• Chinese Pistache (Pistacia chinensis) This large tree is always showing off. Its green canopy turns bright yellow and red in December and then drops its leaves. After this tree loses its leaves small greenish flowers emerge during the winter and new leaves start over in March. It provides deep shade in the summer but needs space. It can eventually reach 30-to-35 feet high with a 25-to-35 foot canopy. There is a similar hybrid called a Red Push Pistache.
  • Arizona or Velvet Mesquite (Prosopis velutina) Give this native tree plenty of room. The mesquite spreads its trunks and main branches in unpredictable and sculptural ways. It needs space to stretch. The tree sprouts white or yellow blooms around May then produces brown pods loved by all types of wildlife. It also offers shade in the summer and sheds most of its leaves for a few months in the winter.
My Mesquite

Mesquite

  • Desert Willow (Chilopsis linearis) This is a tree that’s only pretty in the summer, but its very pretty. Its showy trumpet flowers bloom from spring through fall in a variety of colors including white, pink and purple. It grows to 25 feet but only about 20 feet wide so it fits nicely into a small yard. This willow also grows pods and loses its leaves in the winter. There are a number of varieties available that produce and drop fewer pods.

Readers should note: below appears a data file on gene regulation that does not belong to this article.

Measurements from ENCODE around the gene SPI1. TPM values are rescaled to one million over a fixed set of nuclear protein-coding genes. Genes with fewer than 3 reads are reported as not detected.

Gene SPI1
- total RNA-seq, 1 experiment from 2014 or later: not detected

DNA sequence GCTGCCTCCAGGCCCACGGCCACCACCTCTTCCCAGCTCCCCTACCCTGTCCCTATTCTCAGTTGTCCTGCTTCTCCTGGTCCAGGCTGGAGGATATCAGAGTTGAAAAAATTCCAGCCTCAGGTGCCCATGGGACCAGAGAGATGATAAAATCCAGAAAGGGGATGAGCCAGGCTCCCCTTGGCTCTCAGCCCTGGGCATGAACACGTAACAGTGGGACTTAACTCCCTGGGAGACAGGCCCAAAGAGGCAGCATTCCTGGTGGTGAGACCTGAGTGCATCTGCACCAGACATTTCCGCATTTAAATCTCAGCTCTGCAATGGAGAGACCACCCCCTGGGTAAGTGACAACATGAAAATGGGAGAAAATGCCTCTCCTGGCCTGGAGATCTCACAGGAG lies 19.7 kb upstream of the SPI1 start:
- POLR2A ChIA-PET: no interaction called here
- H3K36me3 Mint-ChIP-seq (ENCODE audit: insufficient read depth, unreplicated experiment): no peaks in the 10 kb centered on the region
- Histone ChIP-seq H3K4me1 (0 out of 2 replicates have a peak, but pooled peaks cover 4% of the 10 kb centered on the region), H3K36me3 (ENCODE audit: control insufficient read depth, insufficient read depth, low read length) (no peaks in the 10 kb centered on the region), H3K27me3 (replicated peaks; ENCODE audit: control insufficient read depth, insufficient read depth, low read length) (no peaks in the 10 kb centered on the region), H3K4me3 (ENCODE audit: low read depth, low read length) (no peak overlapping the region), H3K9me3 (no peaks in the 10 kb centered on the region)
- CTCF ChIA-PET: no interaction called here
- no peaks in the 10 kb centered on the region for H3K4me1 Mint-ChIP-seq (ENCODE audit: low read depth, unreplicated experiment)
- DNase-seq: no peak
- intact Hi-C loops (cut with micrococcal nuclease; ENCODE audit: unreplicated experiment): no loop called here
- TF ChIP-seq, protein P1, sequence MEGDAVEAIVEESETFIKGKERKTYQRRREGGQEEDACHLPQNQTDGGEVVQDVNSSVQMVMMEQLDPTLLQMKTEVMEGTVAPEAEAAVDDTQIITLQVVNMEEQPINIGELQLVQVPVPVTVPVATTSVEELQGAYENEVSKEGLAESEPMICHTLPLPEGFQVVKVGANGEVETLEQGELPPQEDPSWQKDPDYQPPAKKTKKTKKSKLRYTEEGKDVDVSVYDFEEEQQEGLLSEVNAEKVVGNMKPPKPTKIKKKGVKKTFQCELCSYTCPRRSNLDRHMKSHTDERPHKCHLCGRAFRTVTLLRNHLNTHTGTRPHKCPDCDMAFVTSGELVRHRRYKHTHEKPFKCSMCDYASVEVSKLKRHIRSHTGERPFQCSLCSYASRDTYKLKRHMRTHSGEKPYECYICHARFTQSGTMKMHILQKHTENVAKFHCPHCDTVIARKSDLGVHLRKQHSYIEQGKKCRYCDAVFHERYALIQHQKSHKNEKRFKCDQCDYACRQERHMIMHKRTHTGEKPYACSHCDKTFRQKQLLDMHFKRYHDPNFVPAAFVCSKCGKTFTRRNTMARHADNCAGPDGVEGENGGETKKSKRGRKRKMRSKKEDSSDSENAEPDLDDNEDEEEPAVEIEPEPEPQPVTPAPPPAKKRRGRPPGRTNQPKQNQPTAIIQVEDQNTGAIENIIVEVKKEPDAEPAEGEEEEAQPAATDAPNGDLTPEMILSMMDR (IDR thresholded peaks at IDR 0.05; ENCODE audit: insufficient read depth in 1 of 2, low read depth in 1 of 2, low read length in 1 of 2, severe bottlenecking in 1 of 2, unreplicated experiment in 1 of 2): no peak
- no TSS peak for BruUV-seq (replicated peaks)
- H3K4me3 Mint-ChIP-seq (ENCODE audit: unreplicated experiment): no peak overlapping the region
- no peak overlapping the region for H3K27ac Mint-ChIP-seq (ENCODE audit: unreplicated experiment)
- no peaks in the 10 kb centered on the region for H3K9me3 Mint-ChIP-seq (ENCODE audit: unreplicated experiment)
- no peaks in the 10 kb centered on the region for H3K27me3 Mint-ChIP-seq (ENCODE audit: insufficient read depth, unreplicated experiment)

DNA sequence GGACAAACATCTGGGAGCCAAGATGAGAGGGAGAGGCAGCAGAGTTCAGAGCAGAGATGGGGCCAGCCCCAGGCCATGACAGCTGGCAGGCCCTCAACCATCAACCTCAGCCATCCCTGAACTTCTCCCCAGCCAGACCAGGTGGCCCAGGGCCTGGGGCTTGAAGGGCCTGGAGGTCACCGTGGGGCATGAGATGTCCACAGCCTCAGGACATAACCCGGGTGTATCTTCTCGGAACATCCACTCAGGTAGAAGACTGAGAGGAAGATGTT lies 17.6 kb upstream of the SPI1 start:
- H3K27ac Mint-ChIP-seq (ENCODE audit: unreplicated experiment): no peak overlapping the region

• Palo Blanco (Acacia willardiana) The shade this tree provides is filtered through an airy and upright canopy about 10 feet wide, so it’s another option for a small yard. It grows about 20 feet high and has creamy spike-shaped flowers in the spring. The tree is lovely even in the winter when it sheds many – but not all – of its leaves and shows off its creamy white lacey bark.
  • Blue Palo Verde (Parkinsonia florida) Arizona’s state tree is a popular and uniquely desert tree with greenish blue bark. It can grow 30 feet high and 30 feet wide. It has multiple trunks and does best in large yards.  Foothills Palo Verde (Parkinsonia microphyllum) is another Arizona native.  It is smaller, growing to 15 feet high by 15 feet wide.  There also are plenty of hybrids that are suitable for smaller yards. Palo Verdes produce a dramatic canopy of yellow flowers in the spring.